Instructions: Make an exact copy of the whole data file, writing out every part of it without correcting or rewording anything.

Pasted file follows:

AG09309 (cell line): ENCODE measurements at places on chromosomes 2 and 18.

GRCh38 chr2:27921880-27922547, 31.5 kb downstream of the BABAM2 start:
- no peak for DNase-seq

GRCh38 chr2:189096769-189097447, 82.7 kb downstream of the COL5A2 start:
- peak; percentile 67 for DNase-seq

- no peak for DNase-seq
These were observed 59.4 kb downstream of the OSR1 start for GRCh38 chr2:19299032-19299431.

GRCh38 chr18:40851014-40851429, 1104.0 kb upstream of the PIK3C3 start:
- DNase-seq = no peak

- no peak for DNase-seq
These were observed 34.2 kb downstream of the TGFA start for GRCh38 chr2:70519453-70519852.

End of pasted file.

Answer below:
AG09309 (cell line): ENCODE measurements at places on chromosomes 2 and 18.

GRCh38 chr2:27921880-27922547, 31.5 kb downstream of the BABAM2 start:
- no peak for DNase-seq

GRCh38 chr2:189096769-189097447, 82.7 kb downstream of the COL5A2 start:
- peak; percentile 67 for DNase-seq

- no peak for DNase-seq
These were observed 59.4 kb downstream of the OSR1 start for GRCh38 chr2:19299032-19299431.

GRCh38 chr18:40851014-40851429, 1104.0 kb upstream of the PIK3C3 start:
- DNase-seq = no peak

- no peak for DNase-seq
These were observed 34.2 kb downstream of the TGFA start for GRCh38 chr2:70519453-70519852.